In avian medicine, Doppler sonographic techniques are used to visualize and estimate blood flow in the heart. In the literature there is a lack of standardized studies of the use of color Doppler flow on healthy avian species. For this purpose, we examined blood flow in the heart in the four-chamber view of clinically healthy awake racing pigeons (n = 43) by color flow Doppler sonography. With this technique the diastolic and systolic blood flow in the heart chambers and the heart valve regions were well visualized. However, the pulse repetition frequency must be adapted to the specific blood flow velocities of the heart region to be measured to reduce aliasing in higher velocities and to visualize blood flow of lower velocities. With the help of color Doppler imaging in the four-chamber view, typical physiological atrial and ventricular blood flow vortex formations were visualized in the avian heart for the first time. In the left ventricle an asymmetric vortex ring in the passive and active ventricular filling, in the right ventricle a great counter-clockwise blood vortex in the active ventricular filling, in the left atrium a vortex clockwise, and in the right atrium counter-clockwise were observed. The knowledge of these physiological blood flow vortices is important to identify pathological blood flow. Full article
(This article belongs to the Section Clinical Veterinary Medicine)
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Open AccessArticle
Toxicity in Goats Exposed to Arsenic in the Region Lagunera, Northern Mexico
Vet. Sci. 2020, 7(2), 59; https://doi.org/10.3390/vetsci7020059 - 04 May 2020
Viewed by 732
Abstract
The Region Lagunera, a region in northeast Mexico, is undergoing significant problems with the quality of its groundwater, which exceeds the permissible limits of contaminants and/or heavy metals stipulated in Mexican legislation. The present study evaluated chronic toxicity in male goats exposed to [...] Read more.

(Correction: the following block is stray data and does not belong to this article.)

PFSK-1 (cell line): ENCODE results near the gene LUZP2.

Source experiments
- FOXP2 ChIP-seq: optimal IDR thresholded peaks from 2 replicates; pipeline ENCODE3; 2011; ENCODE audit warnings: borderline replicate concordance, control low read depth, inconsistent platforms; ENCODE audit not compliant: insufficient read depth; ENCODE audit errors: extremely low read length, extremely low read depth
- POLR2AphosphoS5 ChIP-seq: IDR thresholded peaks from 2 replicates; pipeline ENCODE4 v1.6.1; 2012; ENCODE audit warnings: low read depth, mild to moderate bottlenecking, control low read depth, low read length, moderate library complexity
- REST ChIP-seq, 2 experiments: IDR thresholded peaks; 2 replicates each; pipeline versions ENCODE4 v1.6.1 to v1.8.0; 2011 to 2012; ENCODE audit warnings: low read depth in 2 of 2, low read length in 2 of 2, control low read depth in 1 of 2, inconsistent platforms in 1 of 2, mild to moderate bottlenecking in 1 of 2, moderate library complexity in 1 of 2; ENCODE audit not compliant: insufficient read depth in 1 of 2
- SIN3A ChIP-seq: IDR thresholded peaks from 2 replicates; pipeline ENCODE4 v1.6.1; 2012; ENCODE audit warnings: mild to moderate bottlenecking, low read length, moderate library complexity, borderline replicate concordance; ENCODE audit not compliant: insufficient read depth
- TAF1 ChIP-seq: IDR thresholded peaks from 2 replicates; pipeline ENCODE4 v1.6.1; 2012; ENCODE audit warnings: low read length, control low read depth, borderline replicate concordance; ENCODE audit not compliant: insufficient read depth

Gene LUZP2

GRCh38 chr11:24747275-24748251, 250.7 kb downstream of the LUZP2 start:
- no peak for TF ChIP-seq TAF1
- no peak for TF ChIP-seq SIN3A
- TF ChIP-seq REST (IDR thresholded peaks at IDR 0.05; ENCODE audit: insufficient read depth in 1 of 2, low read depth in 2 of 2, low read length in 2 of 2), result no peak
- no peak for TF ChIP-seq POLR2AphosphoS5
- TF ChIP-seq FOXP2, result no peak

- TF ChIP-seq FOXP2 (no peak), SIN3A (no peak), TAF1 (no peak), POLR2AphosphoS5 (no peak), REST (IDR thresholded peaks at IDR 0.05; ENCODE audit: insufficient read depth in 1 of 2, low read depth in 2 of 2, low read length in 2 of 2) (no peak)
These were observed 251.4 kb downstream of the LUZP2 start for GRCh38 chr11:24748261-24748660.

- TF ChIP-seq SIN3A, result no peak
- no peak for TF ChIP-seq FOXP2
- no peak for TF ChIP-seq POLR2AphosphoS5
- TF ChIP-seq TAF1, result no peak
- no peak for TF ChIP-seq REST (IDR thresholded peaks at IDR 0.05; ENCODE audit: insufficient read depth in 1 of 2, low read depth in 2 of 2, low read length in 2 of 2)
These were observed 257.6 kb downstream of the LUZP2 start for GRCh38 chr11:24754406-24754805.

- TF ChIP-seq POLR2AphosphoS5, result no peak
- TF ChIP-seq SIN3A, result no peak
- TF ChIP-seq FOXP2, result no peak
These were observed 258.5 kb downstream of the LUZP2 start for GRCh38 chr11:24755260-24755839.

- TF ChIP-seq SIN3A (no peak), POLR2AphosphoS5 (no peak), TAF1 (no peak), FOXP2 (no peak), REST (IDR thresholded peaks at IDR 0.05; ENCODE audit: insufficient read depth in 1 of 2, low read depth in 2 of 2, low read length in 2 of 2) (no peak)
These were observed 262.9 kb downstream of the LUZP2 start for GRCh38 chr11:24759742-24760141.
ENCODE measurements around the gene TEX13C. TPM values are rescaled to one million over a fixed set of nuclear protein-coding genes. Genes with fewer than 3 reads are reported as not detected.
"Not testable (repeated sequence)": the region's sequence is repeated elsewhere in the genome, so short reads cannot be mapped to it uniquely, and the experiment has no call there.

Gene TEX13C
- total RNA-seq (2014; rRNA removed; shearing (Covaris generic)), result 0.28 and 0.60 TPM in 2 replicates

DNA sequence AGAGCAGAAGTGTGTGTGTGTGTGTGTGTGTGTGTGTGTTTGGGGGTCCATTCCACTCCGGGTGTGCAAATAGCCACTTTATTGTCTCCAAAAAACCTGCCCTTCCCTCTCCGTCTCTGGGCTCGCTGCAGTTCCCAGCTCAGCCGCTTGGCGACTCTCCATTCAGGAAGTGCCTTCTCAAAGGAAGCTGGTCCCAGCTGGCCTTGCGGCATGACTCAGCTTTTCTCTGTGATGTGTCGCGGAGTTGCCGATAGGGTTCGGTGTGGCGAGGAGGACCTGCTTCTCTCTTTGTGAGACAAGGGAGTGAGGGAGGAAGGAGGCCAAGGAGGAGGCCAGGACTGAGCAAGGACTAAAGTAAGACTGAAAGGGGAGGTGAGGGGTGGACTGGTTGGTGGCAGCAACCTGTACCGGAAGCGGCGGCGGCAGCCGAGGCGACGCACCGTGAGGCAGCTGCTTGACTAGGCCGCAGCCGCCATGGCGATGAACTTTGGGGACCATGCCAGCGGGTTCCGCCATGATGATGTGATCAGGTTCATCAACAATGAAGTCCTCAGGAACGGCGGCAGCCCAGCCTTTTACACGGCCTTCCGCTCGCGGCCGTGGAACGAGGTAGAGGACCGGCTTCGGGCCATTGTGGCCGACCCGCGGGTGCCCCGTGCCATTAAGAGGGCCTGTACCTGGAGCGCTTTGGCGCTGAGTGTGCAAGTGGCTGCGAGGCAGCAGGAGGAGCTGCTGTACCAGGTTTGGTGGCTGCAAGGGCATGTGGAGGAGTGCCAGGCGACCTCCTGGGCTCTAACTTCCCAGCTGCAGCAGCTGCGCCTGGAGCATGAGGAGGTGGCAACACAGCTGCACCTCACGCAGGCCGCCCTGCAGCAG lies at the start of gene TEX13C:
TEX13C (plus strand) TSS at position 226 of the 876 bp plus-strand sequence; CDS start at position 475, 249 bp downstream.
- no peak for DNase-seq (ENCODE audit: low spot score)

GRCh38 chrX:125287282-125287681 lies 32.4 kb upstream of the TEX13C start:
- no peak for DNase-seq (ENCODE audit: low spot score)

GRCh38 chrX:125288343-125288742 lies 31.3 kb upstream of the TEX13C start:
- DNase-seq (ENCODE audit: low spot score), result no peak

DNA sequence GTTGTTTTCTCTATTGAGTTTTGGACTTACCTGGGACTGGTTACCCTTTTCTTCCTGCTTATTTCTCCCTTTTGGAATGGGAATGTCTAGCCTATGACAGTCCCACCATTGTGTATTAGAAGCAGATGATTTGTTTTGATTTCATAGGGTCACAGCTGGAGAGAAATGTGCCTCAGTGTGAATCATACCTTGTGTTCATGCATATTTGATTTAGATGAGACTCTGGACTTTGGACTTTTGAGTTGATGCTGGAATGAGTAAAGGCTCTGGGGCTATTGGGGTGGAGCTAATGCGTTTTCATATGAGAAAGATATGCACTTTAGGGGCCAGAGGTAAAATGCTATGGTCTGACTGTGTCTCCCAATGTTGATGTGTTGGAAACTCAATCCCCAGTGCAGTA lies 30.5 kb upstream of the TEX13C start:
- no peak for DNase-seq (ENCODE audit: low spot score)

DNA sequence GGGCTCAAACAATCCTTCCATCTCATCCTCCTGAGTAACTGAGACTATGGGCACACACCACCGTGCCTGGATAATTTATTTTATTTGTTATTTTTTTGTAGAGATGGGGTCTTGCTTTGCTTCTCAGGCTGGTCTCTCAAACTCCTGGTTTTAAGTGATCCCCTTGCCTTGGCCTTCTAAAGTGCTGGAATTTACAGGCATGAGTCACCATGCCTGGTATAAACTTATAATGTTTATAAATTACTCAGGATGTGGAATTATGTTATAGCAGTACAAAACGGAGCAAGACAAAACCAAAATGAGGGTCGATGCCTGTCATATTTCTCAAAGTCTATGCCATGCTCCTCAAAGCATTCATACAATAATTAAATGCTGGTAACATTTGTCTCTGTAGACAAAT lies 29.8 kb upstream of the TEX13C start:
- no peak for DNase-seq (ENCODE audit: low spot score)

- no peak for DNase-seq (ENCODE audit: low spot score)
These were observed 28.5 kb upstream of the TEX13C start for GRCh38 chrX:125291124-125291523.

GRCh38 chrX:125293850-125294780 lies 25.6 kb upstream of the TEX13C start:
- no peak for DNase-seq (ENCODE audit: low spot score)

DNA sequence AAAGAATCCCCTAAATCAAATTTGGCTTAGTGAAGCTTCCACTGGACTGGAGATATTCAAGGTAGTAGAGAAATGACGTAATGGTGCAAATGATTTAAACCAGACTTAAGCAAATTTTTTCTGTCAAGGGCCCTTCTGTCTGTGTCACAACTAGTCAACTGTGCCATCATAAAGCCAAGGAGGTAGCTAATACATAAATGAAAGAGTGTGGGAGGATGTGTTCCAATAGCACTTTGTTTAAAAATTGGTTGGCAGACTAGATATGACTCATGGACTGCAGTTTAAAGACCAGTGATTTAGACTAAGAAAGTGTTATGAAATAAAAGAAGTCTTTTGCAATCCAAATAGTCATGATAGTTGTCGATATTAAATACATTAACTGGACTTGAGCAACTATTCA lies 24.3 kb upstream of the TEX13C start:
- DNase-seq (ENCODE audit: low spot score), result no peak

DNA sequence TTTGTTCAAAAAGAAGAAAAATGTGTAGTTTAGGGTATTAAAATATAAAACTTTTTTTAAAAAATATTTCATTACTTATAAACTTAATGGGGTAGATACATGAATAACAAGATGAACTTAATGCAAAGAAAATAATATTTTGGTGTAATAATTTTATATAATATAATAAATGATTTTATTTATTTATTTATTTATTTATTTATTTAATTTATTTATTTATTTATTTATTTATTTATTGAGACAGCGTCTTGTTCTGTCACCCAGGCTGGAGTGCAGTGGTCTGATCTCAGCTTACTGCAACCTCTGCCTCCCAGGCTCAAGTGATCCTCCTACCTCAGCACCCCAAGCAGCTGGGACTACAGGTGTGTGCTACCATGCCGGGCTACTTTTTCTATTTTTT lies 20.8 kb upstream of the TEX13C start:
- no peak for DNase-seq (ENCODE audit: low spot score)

The Region Lagunera, a region in northeast Mexico, is undergoing significant problems with the quality of its groundwater, which exceeds the permissible limits of contaminants and/or heavy metals stipulated in Mexican legislation. The present study evaluated chronic toxicity in male goats exposed to arsenic via one ex situ Group 1 (n = 5) and one in situ female goats Group 3 (n = 10). The treatment in Group 1 was carried out in the La Laguna experimental field of the Instituto Nacional de Investigaciones Forestales, Agrícolas y Pecuarias (INIFAP), located in Matamoros, Coahuila, Mexico. Sodium arsenite (2 mg/kg) was orally administered for 84 days to five male Creole goats, aged between four and five years old and weighing between 60 and 70 kg, in order to determine its effect on urine toxicity, libido, and physiological condition, an untreated group (n = 5) was included (Group 2). The experiment in group 3 was conducted on ten female Creole goats, aged between four and six years old and weighing between 40 and 49 kg, in both the contaminated sampling area in the rural community of El Venado and the control sampling area in the rural community of Nuevo Reynosa (Group 4 (n = 5)), in which the arsenic levels were measured in the urine of the exposed goats, as was their physiological condition. Significant differences (p < 0.01) between the groups were found in both the arsenic concentration in the urine and the physiological condition observed in both experimental groups. Full article